Oklahomans Not Likely to See Medical Marijuana on November Ballot29-Aug-2016
In recent days, proponents of medical marijuana announced that their petition to get State Question 788 on the November ballot had garnered more than enough signatures to bring the issue of medical marijuana to Oklahoma voters in a matter of months.
However, despite having in excess of the required number of signatures, it is highly unlikely that Oklahomans will actually have the opportunity to vote for or against allowing medical use of marijuana in the state.
Oklahomans for Health, the sponsors of the petition, say that SQ 788 will allow access to necessary medical care by removing the prohibition against marijuana, allowing the substance to be used for valid medical reasons. According to Oklahomans for Health, "This measure legalizes medical marijuana for residents with a recommendation from an Oklahoma Board Certified Physician. It also legalizes commercial medical marijuana dispensary, growing, and processing licenses regulated by the Department of Health. It protects card holders from discrimination and lowers penalties for unlicensed possession."
It certainly sounds good. After all, doctors are able to prescribe narcotic and highly-abused opiod painkillers for legitimate medical purpose. Why not marijuana, which has been demonstrated to be effective in treating seizure disorders, ALS (Lou Gehrig's Disease), glaucoma, cancer, and HIV.
And it seems as if more than 86,000 Oklahomans agree that the issue should be taken to the state's voters.
But because of looming deadlines which Oklahomans for Health was unable to meet, voters will not likely have a voice in this matter until June or November 2018.
Oklahomans for Health say they are challenging Attorney General Scott Pruitt's changes to the measure's title. Pruitt says that he had to change the title to clarify the measure and bring it up to legal standards, but Chip Paul, a spokesman for Oklahomans for Health accuses Pruitt of "cherry picking" language for the title in an effort to promote fear and misunderstanding by voters.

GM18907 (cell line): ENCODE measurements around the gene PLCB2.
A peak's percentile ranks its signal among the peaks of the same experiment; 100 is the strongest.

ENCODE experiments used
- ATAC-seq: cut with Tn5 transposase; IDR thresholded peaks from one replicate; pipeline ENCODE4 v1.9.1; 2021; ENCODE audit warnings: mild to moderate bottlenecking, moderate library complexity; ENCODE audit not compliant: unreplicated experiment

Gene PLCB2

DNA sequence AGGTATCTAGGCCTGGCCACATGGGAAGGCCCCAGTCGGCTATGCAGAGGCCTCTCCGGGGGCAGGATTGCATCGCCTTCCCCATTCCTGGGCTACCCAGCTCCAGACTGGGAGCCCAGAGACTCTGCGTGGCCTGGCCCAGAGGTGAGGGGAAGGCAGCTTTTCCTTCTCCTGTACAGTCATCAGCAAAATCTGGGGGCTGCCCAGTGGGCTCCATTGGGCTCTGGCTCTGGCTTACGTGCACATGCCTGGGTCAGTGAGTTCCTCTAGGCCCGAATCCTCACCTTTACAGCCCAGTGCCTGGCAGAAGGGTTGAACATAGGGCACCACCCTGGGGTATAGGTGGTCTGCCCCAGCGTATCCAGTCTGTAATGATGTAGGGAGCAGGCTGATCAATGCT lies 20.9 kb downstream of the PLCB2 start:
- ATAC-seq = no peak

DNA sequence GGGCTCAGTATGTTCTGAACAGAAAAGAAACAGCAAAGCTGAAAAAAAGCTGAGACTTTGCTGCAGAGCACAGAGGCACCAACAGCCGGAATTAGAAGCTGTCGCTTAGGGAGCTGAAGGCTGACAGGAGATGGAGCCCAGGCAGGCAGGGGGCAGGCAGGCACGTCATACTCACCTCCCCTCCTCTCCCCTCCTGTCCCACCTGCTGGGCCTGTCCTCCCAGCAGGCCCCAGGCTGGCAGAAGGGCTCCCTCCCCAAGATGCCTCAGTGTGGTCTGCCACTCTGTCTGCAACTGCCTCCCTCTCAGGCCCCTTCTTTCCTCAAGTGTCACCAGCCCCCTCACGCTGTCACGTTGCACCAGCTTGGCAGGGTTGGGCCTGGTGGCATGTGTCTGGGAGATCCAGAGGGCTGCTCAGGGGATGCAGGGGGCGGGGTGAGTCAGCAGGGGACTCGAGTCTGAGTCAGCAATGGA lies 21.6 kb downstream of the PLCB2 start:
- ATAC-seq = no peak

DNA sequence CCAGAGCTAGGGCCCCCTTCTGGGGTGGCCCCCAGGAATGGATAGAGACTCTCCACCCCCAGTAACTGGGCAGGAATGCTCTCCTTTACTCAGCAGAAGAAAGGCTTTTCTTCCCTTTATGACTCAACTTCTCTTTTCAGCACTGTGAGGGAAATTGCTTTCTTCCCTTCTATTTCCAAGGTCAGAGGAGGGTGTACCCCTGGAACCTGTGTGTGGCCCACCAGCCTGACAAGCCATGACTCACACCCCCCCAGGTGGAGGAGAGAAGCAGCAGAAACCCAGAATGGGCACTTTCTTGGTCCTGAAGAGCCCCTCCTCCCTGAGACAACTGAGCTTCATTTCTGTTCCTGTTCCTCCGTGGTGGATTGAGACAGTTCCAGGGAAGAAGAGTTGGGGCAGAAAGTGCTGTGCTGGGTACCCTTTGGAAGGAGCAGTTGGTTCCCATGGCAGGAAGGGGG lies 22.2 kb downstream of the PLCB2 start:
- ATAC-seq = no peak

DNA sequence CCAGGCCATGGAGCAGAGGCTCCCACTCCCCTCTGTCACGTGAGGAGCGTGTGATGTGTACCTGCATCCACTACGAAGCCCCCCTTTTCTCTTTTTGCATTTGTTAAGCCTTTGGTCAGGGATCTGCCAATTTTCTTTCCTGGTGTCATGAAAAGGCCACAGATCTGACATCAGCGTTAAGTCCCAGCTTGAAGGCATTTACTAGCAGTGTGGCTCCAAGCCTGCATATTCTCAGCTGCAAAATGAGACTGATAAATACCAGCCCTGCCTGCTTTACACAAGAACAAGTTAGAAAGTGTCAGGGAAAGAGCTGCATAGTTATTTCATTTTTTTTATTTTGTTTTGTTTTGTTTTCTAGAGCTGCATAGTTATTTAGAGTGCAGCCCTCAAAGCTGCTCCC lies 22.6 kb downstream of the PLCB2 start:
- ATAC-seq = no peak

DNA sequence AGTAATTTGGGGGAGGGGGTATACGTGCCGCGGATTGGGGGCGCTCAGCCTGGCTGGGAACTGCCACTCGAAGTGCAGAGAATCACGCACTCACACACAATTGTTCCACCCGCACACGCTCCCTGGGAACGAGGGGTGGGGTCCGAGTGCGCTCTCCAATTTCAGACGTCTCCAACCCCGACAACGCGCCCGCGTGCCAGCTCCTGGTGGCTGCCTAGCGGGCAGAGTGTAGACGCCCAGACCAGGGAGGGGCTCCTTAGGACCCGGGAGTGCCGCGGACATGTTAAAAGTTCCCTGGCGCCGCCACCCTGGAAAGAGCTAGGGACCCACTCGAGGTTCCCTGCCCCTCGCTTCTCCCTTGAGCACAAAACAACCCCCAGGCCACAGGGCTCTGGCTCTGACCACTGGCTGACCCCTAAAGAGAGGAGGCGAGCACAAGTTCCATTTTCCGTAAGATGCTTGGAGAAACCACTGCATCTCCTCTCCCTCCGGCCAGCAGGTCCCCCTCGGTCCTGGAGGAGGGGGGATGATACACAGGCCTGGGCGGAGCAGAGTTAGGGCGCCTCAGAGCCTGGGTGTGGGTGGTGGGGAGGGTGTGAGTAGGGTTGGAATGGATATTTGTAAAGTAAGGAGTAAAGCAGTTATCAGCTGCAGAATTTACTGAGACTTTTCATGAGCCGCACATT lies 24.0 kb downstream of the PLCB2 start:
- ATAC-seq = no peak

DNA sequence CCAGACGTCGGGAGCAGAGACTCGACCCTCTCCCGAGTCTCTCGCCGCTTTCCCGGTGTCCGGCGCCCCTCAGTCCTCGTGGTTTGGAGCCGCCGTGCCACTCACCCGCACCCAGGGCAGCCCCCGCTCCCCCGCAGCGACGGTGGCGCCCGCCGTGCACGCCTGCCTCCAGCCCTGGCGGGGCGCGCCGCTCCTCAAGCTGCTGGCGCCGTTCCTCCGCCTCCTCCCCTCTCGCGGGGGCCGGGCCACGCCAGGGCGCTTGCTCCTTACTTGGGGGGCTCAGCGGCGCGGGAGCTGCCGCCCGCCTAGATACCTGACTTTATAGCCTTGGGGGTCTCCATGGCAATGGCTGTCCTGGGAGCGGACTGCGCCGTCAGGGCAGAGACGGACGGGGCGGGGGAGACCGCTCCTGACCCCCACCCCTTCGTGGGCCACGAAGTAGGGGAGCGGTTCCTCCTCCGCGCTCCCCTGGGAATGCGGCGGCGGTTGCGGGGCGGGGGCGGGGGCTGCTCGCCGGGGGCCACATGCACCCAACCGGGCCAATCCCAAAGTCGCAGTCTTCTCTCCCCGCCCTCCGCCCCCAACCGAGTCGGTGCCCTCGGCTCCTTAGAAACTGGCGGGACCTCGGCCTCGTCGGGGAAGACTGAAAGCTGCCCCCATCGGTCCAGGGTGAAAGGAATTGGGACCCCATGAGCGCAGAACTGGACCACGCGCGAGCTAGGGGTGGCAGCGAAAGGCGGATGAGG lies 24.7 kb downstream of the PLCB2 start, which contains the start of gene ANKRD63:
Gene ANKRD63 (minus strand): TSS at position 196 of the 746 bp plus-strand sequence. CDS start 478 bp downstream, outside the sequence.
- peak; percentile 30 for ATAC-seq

Attorney General Pruitt says that the issue not appearing on the ballot has less to do with his language change than with the supporters' failure to meet deadlines for allowing the full approval process:
"We are dealing with processes established in both federal and state election law for initiatives proposed by the people that require specific procedures to be followed. It's important for the people of Oklahoma to know -- regardless of the substance of the state question -- the signatures were not submitted with enough time to allow this process to be played out completely."
Paul admits that his group's planned legal challenge to the title change will push the question beyond the November ballot.
The National Organization for the Reform of Marijuana Laws (NORML) has been following the issue in Oklahoma, and calls the supporters' attempts to get the measure on the November ballot "fumbling," saying, "If State Question 788 doesn't make November's ballot, proponents have no one to blame but themselves."
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